A Remarkable Letter

omerta Microsoft, undoubtedly trying to exploit overwhelmingly clear public preferences to boost its market share, is apparently planning to release the next version of its web browser with “do not track” as the default setting.

In response, the Association of National Advertisers has sent Microsoft an open letter of omerta protest. It is well worth your study, as it speaks volumes about the true nature of the relationship between corporate marketers and so-called “consumers.”

Notice, first of all, that the ANA and the Fortune 500 signatories accuse Microsoft of “Making the Wrong Choice For Consumers.” Go back to the right choice for consumers, is the message. Making choices for consumers is (of course) just fine, so long as they are the correct ones. And by correct, we mean the choices that the signatories know are best for “consumer interests” and “society as a whole.” Never mind that, even with zero political leadership on the topic, 86 percent of “consumers” expressly disagree with what the corporate overseers dictate.

Also contemplate the spectacle of these overclass warriors daring to speak of the concealment of choices about how the nation’s media run! Why is it that virtually all mass media operations in the United States are dependent on corporate advertising sponsors for their budgets? Is it due to robust public debate and preference? Or is that outcome also a “choice” that has not been, and cannot be, left to the “consumers”? The sponsors of ALEC’s efforts to kill public internet service want us to pretend it’s the former, rather than the latter. Cats everywhere are laughing up their lunch…

Finally, dig the pure Don Corleone closing to this rather amazing letter:

ANA’s Board is prepared to engage in direct conversation with Microsoft. Representing thousands of brand owners that are responsibly pursuing productive pathways to consumer engagement, we believe in a far different course of action. We respectfully suggest an immediate dialogue with key Microsoft executives prior to the anticipated release of Internet Explorer 10. We look forward to your response to our invitation.

Paired with the fact that this thing was broadly released to the marketing trade media, the only conclusion you can draw is that this precedent is a dire threat to the system, so the threat to Microsoft must be proportional to the danger of its planned policy.

Meanwhile, from the citizen’s —not “consumer’s” — perspective, it’s immensely sad how such a fragile, inch-deep power structure remains so thoroughly safe from public ire. As we work and wait for some adequate penetration of its prevailing national hologram, we can at least keep ourselves up-to-date on its true nature. This letter is a keeper in that regard.

12 Replies to “A Remarkable Letter”

  1. How do you find these bon mots from the Behemoth? These are all incredibly heinous developments, but in this “election” cycle, to have us think of ourselves as “citizens” instead of “consumers” seems far-fetched.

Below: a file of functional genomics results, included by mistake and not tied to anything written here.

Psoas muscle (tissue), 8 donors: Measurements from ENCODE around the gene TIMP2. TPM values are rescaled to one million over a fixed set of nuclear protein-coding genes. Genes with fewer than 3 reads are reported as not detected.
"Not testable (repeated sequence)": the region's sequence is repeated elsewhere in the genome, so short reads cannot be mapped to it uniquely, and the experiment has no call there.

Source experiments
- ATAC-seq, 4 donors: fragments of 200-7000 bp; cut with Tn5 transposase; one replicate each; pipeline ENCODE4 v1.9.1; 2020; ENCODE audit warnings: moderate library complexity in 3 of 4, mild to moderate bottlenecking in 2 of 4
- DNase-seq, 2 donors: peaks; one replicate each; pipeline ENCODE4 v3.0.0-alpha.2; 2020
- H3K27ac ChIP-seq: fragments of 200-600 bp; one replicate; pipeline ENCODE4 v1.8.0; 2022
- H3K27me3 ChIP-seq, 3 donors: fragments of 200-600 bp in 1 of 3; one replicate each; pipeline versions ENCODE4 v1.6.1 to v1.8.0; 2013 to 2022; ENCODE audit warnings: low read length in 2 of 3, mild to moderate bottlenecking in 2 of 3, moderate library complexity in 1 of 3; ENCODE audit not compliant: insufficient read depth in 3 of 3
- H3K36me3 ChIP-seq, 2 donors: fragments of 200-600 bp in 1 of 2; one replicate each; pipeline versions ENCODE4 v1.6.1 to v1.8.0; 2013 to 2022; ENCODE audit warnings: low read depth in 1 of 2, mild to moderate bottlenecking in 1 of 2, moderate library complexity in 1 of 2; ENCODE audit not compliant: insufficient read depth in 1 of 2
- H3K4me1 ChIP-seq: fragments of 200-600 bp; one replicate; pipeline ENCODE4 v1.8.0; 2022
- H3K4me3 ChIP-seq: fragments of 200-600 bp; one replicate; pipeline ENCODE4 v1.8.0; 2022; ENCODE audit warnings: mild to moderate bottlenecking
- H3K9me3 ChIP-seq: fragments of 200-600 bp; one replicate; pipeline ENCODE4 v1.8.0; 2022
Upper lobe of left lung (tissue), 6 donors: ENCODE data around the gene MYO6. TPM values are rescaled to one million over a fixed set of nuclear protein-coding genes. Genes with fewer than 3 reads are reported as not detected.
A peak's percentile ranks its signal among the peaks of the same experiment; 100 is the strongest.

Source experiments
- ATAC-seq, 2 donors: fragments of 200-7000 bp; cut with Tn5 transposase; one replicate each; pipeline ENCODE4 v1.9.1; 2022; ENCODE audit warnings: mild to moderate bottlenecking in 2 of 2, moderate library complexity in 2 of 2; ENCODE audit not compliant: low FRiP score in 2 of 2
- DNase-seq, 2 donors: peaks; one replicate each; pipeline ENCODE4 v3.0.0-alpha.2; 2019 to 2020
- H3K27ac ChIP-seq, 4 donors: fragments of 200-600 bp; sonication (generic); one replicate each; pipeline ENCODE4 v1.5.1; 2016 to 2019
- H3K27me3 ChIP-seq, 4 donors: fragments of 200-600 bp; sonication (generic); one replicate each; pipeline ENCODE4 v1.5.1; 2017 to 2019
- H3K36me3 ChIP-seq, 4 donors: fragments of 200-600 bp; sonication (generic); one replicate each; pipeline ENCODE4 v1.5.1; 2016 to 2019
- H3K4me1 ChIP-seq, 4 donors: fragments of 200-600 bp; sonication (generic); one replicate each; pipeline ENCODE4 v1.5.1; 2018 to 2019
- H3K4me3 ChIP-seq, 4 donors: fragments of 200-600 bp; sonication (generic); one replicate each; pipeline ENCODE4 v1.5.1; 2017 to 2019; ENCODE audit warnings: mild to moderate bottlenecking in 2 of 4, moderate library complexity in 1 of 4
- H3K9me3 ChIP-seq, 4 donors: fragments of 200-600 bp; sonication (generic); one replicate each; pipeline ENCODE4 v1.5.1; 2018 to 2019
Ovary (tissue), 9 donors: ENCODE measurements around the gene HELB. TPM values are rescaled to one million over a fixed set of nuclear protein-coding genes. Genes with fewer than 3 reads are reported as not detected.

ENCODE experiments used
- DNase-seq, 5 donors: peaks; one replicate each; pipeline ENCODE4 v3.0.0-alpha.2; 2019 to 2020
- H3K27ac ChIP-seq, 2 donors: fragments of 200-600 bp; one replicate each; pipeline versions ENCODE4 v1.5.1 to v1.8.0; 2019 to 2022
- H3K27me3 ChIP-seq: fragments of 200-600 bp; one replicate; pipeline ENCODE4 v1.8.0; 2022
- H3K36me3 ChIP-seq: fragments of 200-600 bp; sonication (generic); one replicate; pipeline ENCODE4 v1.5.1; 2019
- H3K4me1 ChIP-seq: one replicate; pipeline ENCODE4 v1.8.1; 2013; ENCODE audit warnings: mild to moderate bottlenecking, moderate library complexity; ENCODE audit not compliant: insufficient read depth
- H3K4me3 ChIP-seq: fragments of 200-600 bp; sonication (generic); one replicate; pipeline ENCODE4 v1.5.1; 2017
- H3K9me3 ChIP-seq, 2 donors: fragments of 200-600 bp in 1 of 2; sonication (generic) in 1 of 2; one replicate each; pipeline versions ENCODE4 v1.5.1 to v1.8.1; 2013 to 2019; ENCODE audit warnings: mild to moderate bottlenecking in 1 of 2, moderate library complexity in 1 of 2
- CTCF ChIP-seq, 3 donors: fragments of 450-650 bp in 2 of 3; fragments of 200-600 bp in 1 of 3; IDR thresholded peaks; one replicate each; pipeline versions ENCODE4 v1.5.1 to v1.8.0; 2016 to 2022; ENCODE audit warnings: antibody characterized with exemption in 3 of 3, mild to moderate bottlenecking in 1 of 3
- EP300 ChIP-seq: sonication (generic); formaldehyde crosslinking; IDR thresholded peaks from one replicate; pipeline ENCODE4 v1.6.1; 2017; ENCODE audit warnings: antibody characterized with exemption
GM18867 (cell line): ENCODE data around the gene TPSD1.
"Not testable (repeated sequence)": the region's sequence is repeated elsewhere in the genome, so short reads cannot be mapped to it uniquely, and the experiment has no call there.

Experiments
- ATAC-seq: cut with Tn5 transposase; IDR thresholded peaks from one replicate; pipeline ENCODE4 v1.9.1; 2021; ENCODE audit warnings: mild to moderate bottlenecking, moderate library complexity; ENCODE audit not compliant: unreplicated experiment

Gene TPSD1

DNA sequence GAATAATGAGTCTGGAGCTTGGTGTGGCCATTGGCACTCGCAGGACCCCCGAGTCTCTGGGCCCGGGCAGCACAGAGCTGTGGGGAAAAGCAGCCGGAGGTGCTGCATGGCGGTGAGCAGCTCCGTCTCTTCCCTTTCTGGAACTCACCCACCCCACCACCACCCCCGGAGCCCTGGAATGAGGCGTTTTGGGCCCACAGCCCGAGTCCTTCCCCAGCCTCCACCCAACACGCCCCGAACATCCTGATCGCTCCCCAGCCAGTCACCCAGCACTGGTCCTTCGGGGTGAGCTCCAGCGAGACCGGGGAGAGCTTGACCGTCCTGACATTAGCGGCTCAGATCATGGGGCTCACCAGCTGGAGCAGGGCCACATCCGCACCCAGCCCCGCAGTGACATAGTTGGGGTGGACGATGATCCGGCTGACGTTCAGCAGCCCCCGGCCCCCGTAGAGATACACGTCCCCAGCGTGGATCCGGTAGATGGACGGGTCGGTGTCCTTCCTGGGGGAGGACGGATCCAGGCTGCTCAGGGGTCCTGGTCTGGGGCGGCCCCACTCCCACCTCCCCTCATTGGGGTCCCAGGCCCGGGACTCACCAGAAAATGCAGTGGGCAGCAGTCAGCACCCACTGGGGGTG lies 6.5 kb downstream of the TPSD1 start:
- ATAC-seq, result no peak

What am I a “citizen” of? I have no rights compared to a corporation, or compared to a corporation front. There is no politics in the US of A., hence there can be no “citizens,” other than Dow and Xe and Nike and Google and their benefactors. What do you consider yourself a “citizen” of?

  2. Martin, I use the word “citizen” in the abstract, as an analytical concept of humanism and political philosophy. I’m certainly not arguing that voting presently means very much, if anything. I’m wondering if I can even stomach voting for the Green Party candidate, given the braindead “neither left nor right but forward” tripe in which they they continue to cloak themselves.

    It will take a big social, and well-organized movement to render citizenship meaningful again in this market-totalitarian society.

  3. Michael, you keep talking about a “well-organized movement” being the only imaginable dignified way out (with which I agree), yet all signs point into the opposite direction (greater atomisation and decline in capacity among people).

    So, the idea takes almost sort of a quasi-religious status as a symbol for hope to never be achieved but worth striving for (which, even if true, I’d still agree with).

    But as someone interested in seeing actual positive change (preferably within my lifetime…), this is deeply unsatisfying. Clearly there are policy choices that can and should be made, but they are all in control of huge bureaucratized institutions that by now pretty much run themselves without any real human input. Even so, they are also controlled by people interested in keeping them that way.

    How is a positive change to come? Clearly the political process is at this point useless, the bureaucracy and the market are irrational at the aggregate. So what is left there? climate resource crises and underclass violent uprising?